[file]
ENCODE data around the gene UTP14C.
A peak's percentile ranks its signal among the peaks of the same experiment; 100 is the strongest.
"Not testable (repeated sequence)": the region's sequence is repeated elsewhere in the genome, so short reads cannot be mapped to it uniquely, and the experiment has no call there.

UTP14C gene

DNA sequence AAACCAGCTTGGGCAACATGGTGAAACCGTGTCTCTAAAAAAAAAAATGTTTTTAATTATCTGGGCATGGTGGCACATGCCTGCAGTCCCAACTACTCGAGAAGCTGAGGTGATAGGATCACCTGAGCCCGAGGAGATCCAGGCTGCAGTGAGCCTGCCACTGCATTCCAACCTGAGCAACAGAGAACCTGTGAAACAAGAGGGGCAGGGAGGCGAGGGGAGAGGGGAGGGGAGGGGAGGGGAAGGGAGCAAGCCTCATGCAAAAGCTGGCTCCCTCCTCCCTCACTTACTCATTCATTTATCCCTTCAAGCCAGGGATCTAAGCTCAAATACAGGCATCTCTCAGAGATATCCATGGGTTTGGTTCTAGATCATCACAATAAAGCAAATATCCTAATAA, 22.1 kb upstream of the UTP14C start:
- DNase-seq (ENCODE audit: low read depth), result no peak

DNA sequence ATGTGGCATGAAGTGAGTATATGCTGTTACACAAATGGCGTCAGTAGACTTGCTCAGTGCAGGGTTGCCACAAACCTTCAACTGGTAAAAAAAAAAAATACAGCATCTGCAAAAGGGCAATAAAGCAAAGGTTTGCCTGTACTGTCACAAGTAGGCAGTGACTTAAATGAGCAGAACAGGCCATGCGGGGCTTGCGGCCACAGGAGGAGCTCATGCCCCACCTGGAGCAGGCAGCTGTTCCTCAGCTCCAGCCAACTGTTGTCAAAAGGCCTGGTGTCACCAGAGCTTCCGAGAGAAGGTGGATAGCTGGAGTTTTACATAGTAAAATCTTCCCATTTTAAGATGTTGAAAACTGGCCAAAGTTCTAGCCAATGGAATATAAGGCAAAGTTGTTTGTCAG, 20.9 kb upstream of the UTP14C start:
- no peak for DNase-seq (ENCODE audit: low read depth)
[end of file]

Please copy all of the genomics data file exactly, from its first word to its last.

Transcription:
ENCODE data around the gene UTP14C.
A peak's percentile ranks its signal among the peaks of the same experiment; 100 is the strongest.
"Not testable (repeated sequence)": the region's sequence is repeated elsewhere in the genome, so short reads cannot be mapped to it uniquely, and the experiment has no call there.

UTP14C gene

DNA sequence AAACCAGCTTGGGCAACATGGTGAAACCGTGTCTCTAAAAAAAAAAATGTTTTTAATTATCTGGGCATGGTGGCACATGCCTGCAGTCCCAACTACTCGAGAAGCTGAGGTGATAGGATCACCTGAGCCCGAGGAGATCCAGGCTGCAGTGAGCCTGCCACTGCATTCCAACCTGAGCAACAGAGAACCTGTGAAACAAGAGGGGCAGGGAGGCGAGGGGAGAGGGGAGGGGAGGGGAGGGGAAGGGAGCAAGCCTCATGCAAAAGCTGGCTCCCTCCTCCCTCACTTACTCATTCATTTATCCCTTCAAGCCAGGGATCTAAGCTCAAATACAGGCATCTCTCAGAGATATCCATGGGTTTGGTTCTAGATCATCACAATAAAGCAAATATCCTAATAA, 22.1 kb upstream of the UTP14C start:
- DNase-seq (ENCODE audit: low read depth), result no peak

DNA sequence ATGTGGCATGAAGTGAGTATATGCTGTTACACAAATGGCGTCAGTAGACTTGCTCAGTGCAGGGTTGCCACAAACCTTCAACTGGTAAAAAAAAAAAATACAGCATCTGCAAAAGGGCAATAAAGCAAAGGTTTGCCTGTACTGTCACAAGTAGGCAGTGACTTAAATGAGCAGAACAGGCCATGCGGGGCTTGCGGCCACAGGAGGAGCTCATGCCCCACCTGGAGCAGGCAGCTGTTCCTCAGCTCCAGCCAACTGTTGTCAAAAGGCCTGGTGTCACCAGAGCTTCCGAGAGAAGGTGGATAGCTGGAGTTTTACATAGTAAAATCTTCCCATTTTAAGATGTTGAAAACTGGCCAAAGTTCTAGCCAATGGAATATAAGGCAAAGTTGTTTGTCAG, 20.9 kb upstream of the UTP14C start:
- no peak for DNase-seq (ENCODE audit: low read depth)